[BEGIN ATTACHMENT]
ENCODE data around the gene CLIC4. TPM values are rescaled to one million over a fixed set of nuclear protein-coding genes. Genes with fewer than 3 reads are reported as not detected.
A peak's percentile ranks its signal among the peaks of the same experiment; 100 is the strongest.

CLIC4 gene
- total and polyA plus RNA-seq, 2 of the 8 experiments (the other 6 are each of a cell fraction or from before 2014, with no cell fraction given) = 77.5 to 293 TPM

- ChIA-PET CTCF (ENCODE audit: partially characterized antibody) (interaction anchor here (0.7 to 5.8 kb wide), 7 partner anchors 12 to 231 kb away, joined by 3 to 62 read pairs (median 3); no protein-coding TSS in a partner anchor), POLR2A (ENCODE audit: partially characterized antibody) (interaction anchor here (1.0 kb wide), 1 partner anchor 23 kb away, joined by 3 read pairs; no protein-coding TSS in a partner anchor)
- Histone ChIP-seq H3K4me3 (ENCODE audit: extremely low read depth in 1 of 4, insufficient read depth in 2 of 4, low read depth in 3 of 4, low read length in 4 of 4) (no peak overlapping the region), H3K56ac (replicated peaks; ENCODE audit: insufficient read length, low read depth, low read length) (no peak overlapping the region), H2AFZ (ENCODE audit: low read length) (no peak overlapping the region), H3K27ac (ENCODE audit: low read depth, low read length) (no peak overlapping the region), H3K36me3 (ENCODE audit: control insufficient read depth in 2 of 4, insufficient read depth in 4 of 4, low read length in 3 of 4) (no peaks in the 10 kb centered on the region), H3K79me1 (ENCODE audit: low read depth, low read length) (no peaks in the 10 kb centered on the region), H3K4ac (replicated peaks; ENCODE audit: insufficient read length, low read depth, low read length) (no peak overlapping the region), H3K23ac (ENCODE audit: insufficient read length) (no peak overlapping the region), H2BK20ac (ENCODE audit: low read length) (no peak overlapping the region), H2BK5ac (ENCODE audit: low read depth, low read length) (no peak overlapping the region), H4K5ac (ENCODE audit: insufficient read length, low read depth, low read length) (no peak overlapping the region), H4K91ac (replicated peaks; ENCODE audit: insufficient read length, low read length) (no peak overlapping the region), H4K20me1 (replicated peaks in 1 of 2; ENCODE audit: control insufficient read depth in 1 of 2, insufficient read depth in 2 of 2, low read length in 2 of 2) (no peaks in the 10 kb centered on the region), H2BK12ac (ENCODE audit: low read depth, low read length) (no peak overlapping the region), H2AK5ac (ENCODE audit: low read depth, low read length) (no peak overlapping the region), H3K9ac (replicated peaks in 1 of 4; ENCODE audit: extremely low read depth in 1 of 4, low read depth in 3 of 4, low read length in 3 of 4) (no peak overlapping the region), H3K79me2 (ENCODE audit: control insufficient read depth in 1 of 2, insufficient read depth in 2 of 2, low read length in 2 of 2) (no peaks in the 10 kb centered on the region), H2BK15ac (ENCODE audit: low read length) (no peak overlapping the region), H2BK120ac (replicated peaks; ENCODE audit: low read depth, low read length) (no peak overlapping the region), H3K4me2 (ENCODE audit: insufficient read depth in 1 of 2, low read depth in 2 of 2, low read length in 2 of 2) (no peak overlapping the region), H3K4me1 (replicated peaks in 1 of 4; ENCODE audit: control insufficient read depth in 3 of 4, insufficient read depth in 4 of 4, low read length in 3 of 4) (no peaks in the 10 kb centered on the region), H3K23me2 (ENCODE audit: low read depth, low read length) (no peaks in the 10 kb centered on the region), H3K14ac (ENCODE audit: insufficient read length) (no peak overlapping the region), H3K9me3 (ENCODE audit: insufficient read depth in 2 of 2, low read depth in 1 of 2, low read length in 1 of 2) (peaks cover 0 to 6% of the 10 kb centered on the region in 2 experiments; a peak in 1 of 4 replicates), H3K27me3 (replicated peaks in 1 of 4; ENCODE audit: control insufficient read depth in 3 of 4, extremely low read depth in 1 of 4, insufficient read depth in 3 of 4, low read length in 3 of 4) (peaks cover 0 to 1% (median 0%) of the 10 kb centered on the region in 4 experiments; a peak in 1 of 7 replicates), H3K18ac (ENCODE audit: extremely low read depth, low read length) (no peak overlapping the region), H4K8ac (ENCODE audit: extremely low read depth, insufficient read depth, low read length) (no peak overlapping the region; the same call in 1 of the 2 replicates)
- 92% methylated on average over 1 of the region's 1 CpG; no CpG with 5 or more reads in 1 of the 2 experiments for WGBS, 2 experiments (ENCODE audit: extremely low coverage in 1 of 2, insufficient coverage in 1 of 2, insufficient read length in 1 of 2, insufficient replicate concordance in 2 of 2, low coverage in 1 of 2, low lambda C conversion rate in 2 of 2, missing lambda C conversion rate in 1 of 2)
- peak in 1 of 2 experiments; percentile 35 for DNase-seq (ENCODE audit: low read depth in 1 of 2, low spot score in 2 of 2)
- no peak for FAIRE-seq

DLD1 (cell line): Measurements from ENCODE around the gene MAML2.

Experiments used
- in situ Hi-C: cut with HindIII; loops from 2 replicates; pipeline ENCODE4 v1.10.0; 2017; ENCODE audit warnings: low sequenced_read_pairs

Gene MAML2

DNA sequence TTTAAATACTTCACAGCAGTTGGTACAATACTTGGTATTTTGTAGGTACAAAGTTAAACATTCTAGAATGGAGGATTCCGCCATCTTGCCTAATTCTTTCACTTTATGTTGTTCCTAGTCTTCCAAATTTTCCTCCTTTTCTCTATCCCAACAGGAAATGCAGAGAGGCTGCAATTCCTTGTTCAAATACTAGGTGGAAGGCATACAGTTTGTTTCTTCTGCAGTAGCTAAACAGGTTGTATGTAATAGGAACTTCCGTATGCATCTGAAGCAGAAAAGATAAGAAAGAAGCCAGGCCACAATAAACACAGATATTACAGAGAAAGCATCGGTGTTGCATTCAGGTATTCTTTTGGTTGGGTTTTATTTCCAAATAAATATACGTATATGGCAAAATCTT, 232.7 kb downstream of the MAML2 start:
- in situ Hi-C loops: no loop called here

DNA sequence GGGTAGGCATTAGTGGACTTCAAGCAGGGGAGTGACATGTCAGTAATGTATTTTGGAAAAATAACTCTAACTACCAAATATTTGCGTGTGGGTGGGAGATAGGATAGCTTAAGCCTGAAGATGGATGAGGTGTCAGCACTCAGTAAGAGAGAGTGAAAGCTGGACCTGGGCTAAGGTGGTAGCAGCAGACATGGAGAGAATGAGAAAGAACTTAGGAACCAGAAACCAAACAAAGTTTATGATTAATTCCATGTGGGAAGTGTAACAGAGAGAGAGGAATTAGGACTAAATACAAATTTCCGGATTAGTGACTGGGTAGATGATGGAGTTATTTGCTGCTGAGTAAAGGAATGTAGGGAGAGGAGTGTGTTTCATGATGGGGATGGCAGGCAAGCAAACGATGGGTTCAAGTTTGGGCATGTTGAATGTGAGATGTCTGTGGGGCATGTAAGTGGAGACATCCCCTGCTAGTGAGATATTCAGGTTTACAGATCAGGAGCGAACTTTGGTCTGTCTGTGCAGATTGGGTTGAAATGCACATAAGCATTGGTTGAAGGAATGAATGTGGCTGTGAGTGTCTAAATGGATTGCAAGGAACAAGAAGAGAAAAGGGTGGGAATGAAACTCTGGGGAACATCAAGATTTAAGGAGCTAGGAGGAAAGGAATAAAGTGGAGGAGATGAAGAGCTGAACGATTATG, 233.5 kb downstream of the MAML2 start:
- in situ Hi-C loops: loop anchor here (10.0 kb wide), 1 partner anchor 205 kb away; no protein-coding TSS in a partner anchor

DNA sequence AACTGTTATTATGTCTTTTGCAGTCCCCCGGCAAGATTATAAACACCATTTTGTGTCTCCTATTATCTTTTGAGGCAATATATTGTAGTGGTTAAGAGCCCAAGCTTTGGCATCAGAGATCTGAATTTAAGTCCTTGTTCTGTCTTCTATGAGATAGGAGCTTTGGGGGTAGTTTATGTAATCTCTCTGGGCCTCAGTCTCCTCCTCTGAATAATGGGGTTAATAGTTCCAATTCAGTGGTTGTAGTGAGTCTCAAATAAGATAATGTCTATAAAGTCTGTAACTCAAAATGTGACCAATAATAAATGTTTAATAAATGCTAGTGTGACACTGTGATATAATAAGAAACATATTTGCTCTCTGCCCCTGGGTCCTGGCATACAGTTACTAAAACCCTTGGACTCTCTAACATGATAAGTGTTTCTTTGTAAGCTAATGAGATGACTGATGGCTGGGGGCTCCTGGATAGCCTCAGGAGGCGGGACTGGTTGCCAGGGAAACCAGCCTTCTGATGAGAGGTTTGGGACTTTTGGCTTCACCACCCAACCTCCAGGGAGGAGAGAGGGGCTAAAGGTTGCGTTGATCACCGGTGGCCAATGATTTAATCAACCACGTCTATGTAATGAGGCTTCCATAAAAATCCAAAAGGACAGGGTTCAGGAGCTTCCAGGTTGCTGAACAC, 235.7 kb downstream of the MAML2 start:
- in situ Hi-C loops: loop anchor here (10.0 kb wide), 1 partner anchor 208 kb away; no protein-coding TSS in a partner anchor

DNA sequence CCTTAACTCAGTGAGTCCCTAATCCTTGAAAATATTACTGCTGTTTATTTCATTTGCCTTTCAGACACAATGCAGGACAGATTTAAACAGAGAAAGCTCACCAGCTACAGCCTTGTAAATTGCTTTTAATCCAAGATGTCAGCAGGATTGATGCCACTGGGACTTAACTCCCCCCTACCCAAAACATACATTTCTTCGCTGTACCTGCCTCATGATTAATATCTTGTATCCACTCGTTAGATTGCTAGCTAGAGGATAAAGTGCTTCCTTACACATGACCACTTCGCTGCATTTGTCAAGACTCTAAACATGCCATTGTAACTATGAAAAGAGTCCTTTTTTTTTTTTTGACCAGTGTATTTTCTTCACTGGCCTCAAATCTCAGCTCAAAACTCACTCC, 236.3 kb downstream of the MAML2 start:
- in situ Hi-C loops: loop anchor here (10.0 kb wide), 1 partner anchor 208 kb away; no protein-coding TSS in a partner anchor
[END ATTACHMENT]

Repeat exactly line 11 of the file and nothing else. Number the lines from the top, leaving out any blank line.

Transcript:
Experiments used